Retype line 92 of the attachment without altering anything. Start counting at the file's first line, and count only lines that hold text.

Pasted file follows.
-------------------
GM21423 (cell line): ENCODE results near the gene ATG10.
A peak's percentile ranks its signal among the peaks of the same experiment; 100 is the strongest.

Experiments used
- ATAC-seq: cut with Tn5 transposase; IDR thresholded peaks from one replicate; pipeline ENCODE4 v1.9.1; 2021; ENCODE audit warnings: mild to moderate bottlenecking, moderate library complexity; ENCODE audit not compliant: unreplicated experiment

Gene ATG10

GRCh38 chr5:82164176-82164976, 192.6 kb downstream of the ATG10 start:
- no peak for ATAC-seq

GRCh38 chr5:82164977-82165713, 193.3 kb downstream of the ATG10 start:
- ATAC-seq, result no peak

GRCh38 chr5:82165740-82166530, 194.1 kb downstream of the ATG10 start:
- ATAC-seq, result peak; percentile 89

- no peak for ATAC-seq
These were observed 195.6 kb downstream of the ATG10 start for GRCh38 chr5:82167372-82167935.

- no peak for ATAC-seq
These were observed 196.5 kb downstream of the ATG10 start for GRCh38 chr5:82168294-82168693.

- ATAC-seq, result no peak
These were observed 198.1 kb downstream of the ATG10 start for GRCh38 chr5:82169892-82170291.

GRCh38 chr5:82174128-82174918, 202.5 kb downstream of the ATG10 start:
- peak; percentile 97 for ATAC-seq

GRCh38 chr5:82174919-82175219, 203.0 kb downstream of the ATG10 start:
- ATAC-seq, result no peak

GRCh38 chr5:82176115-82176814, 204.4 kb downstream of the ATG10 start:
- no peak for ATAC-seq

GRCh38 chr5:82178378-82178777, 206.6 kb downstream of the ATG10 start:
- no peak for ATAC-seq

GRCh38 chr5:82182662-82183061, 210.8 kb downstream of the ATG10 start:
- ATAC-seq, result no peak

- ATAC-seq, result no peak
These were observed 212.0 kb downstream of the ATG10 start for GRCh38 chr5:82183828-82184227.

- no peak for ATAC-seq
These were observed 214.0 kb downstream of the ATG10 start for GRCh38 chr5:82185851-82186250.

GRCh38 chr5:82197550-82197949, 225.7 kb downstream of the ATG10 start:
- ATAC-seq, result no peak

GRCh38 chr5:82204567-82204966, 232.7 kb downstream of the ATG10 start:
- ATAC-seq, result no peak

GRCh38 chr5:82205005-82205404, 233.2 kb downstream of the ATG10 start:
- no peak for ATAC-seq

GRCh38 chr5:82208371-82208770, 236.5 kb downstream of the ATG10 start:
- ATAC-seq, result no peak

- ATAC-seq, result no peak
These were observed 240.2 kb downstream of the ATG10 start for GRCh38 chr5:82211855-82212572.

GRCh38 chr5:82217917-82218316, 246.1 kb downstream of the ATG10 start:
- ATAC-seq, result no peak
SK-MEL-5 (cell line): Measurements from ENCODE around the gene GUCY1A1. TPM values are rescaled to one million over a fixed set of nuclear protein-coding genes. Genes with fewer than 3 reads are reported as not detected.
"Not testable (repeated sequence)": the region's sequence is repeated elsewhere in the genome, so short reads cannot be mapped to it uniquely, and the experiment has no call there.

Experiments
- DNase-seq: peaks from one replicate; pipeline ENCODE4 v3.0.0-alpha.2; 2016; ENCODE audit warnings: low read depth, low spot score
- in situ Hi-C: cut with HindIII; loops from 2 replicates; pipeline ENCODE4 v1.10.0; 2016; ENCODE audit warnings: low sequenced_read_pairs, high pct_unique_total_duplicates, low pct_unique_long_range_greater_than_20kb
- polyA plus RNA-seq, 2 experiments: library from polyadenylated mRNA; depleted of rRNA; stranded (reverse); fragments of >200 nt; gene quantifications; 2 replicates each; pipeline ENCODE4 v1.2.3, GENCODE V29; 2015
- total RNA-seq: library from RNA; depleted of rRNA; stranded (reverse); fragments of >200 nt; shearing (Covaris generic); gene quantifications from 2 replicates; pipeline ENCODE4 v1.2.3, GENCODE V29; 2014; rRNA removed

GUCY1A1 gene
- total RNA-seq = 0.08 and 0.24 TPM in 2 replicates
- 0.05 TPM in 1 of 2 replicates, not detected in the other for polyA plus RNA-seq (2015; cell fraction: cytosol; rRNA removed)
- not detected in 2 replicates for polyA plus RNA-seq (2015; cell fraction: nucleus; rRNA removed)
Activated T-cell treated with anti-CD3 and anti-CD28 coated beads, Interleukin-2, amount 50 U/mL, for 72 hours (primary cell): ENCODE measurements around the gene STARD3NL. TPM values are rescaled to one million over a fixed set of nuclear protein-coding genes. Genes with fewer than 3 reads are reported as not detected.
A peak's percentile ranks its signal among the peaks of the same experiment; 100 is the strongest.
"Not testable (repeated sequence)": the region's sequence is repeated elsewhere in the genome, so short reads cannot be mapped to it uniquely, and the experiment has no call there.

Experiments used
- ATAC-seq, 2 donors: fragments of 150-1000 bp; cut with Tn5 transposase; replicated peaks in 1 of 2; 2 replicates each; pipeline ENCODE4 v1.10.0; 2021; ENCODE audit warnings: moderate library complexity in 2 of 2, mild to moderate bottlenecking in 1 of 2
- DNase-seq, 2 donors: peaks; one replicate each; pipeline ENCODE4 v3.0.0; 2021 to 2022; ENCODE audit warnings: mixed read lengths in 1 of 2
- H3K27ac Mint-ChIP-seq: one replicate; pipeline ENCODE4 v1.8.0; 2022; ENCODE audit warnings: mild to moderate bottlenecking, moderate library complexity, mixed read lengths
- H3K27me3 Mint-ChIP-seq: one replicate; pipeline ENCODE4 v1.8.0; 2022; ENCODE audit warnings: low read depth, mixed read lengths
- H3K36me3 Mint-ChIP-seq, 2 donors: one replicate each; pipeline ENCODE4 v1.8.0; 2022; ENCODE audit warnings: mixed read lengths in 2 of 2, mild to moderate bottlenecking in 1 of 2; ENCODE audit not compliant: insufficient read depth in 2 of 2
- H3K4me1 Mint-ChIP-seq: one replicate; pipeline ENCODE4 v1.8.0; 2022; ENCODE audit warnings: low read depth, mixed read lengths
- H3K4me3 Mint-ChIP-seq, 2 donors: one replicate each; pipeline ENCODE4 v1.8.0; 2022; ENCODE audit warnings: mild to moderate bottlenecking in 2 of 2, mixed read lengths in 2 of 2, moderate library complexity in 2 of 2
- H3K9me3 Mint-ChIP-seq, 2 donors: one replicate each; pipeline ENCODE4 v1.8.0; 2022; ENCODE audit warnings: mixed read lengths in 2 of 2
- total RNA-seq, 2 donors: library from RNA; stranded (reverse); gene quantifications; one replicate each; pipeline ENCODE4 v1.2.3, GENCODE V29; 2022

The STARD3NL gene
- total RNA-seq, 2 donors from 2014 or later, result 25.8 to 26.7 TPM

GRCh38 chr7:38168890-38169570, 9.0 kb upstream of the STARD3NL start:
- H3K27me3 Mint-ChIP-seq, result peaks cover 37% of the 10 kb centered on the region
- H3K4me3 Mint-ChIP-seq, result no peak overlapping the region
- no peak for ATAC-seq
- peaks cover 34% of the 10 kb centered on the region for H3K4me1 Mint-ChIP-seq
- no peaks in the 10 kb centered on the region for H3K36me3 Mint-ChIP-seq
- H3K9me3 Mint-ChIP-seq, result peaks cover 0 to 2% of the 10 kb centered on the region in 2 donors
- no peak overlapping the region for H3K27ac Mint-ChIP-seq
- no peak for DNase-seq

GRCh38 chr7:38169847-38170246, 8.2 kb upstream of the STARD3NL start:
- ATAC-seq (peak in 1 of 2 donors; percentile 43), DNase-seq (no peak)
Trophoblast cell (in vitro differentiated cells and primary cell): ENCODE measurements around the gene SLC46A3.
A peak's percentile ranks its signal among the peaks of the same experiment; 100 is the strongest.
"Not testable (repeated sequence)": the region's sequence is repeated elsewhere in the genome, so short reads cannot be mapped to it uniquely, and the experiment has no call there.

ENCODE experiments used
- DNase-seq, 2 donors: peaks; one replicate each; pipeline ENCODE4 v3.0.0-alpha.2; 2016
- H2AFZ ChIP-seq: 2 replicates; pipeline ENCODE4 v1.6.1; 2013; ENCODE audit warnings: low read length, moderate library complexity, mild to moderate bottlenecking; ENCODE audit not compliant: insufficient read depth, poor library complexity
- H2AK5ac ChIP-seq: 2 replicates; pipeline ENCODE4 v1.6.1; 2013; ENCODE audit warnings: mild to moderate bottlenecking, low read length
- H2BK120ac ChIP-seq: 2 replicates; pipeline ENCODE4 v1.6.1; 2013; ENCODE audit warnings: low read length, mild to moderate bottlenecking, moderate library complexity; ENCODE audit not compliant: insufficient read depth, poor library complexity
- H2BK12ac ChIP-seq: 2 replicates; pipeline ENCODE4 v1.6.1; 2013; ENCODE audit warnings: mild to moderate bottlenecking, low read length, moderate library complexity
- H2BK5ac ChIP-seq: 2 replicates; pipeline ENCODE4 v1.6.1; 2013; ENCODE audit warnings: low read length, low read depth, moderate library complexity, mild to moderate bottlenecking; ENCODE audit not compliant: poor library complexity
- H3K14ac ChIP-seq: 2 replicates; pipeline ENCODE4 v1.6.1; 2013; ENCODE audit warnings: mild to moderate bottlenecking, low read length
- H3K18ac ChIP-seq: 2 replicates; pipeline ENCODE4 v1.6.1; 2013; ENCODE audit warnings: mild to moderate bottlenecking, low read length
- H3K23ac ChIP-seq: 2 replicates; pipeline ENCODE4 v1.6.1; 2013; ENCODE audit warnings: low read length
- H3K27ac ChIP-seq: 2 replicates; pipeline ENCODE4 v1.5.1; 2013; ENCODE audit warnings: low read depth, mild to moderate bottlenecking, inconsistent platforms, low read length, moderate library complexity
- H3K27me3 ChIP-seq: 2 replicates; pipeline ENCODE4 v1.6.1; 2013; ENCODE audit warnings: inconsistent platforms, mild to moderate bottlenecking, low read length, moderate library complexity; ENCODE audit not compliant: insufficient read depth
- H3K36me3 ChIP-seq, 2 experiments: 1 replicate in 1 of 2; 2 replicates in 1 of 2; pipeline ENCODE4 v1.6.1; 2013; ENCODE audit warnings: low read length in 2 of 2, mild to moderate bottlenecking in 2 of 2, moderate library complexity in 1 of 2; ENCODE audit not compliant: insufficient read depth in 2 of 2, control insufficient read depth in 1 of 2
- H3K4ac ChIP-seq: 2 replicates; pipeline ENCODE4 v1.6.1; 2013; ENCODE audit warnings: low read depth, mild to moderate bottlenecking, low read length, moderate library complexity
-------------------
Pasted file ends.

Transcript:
- H3K18ac ChIP-seq: 2 replicates; pipeline ENCODE4 v1.6.1; 2013; ENCODE audit warnings: mild to moderate bottlenecking, low read length